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Jun 4, 2019

NBlog June - physical information security


June’s security awareness and training topic from NoticeBored is an interesting blend of traditional physical/site security and cybersecurity, with just a touch of health and safety to spice things up.
Hot on the heels of May’s module about working off-site, this month we’re exploring the risks and controls applicable to physical information assets such as:
  • ICT devices e.g. servers, laptops, phones, network cables, microwave dishes;
  • Hardware security devices and controls e.g. keys, staff passes, cryptographic key-fobs, walls, fences/barriers, turnstiles, locks/padlocks, smoke detectors, fire and flood alarms …;
  • Information storage media e.g. hard drives, USB sticks, tapes, papers;
  • Information communication and display devices e.g. screens, management panels, annunciators, modems;
  • People – particularly “knowledge workers” employed for their intellectual capacity, expertise and skills, implying a business need to ensure their health and safety.
Physically securing information assets is just as important as the logical security controls (cybersecurity) normally considered. Adversaries with physical access to ICT devices may be able to defeat/reset the logical security controls, power down or damage them, substitute or simply make off with them. 
Card skimmers on bank ATMs are an example of a physical threat to information - namely the card data and PIN codes used to authenticate card holders.
Crime investigators sometimes employ physical techniques to obtain forensic evidence from devices and media recovered from the scenes of crime, so it’s not all bad news!
The physical harm that can impact information includes:
  • Theft or loss by insiders, intruders/burglars, thieves, industrial spies, vandals and saboteurs;
  • Tailgating or physical intrusion, allowing intruders to observe, copy, steal, replace or damage information assets (both physical and digital) on-site;
  • Damage - criminal or accidental such as fires, floods, storms, lightning, static electricity, voltage surges and power cuts, electromagnetic disturbances and radio interference, mold;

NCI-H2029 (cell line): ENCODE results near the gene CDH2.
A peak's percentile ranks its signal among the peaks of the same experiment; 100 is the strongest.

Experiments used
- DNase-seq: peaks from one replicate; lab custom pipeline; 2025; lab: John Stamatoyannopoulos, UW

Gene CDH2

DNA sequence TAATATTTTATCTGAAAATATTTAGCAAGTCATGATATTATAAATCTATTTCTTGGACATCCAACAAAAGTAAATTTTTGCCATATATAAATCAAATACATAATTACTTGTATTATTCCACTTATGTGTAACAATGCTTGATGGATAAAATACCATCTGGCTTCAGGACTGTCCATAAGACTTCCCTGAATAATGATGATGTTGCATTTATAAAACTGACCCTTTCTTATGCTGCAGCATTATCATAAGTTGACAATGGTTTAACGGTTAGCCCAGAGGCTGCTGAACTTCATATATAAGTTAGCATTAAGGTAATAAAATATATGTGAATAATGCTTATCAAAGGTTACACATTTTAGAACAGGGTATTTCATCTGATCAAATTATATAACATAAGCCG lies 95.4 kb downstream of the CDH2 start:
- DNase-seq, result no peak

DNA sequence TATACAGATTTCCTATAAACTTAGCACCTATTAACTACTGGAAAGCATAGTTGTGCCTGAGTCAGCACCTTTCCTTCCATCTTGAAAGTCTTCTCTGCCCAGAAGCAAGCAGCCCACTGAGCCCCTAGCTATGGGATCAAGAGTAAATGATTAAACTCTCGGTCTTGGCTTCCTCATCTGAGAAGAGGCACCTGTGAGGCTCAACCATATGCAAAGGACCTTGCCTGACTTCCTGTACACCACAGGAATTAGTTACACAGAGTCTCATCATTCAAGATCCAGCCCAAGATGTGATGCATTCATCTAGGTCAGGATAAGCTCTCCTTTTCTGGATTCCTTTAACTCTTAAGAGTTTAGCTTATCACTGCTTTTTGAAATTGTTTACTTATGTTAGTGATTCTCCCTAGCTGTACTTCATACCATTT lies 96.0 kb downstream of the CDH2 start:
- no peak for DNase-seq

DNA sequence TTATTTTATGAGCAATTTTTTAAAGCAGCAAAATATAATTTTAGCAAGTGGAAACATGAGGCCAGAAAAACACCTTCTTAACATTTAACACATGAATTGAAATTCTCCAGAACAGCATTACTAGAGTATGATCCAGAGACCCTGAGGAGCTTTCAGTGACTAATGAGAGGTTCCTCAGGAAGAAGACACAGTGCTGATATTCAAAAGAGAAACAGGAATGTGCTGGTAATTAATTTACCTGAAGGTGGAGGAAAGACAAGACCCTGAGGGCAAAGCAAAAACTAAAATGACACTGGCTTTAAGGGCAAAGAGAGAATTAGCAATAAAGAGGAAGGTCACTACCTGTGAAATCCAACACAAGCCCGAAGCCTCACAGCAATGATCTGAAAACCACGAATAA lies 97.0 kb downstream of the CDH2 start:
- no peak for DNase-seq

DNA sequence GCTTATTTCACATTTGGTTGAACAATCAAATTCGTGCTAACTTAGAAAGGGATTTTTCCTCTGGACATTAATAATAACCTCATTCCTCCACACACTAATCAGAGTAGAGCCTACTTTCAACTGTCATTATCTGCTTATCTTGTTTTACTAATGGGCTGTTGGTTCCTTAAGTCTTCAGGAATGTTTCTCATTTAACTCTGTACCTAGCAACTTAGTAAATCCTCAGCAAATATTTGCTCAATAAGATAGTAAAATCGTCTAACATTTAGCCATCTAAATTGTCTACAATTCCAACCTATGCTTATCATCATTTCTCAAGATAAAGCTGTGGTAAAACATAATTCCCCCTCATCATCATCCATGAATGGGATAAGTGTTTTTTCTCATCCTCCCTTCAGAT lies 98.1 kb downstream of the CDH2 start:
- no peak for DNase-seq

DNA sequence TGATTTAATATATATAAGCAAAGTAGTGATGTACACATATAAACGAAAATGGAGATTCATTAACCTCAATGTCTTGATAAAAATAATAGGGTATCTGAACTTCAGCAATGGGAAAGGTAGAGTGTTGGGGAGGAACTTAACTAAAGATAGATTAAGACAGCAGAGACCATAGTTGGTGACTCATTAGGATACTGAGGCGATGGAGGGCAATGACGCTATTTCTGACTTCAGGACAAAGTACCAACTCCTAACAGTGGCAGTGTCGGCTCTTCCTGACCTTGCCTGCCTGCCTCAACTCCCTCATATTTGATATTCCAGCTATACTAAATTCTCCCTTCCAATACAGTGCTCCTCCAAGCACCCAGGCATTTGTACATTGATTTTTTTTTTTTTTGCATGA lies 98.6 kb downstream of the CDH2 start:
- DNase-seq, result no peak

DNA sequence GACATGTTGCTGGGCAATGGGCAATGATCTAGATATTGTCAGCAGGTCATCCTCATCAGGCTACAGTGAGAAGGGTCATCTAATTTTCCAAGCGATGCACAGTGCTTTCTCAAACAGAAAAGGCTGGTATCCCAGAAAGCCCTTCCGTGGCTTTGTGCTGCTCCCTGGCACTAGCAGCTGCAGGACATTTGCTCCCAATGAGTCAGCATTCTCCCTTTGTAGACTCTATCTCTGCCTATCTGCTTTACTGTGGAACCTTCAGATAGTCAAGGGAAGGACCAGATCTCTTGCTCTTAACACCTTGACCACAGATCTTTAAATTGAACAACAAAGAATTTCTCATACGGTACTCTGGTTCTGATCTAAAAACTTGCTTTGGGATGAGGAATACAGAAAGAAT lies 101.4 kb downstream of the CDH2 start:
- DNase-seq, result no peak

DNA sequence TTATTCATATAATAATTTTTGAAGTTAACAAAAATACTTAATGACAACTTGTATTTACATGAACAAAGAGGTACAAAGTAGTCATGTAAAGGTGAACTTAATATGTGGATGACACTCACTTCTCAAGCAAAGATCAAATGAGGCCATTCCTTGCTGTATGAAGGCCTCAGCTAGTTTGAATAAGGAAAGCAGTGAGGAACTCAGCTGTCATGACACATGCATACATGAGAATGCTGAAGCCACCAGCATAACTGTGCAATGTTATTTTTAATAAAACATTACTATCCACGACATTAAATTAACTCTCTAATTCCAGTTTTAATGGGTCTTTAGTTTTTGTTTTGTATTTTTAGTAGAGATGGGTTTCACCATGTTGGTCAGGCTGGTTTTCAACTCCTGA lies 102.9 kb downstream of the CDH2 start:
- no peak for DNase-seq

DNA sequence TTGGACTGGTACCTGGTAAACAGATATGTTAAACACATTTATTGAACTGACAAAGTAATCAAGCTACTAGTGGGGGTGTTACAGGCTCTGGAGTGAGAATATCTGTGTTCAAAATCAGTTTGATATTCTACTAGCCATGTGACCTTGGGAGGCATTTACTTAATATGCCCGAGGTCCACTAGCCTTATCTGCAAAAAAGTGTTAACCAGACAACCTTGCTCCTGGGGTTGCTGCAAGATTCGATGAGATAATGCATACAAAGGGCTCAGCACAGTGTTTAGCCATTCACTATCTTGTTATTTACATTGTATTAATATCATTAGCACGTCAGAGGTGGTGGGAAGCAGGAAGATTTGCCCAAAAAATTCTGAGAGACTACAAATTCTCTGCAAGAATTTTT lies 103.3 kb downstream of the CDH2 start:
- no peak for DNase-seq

• Mechanical/electronic failure or obsolescence, ICT equipment prematurely becoming unreliable, intermittent or failing completely, especially if it has been stored or used under adverse physical conditions such as high temperatures, vibration or corrosive atmospheres;
  • Subversive hardware e.g. covert surveillance using microphones and cameras built -in to many IT devices, installation of bugs and wireless network taps;
  • Interception, compromise and failure of both wired and wireless networks;
  • Compromise of technological security controls e.g. reset device to factory defaults, replace firmware or hack the hardware, disable security controls, and copying/cloning/counterfeiting of inadequately secured authentication devices (such as credit cards and passports);
  • Illness, accident, death, coercion, bribery and corruption etc. of workers, including injuries and stress, depression and other potentially devastating forms of mental ill-health.
Physically securing information involves: physical access controls; fire, smoke and flood protection; redundant/spare equipment, supplies, communications routes and people; UPSs, generators, spare batteries; lightning conductors, surge arrestors etc.; health and safety plus welfare arrangements for workers; laws, policies, agreements and other rules and regulations; physical security-related processes and activities ... including security awareness of course!
Don't bother contacting us if your people are all fully up-to-speed on the physical side of information security as outlined here. If your management already understands the need and willingly invests in physical security controls, good on you. If you and your professional colleagues actively encourage and enable the implementation of physical controls, excellent! Otherwise, we're keep to help.

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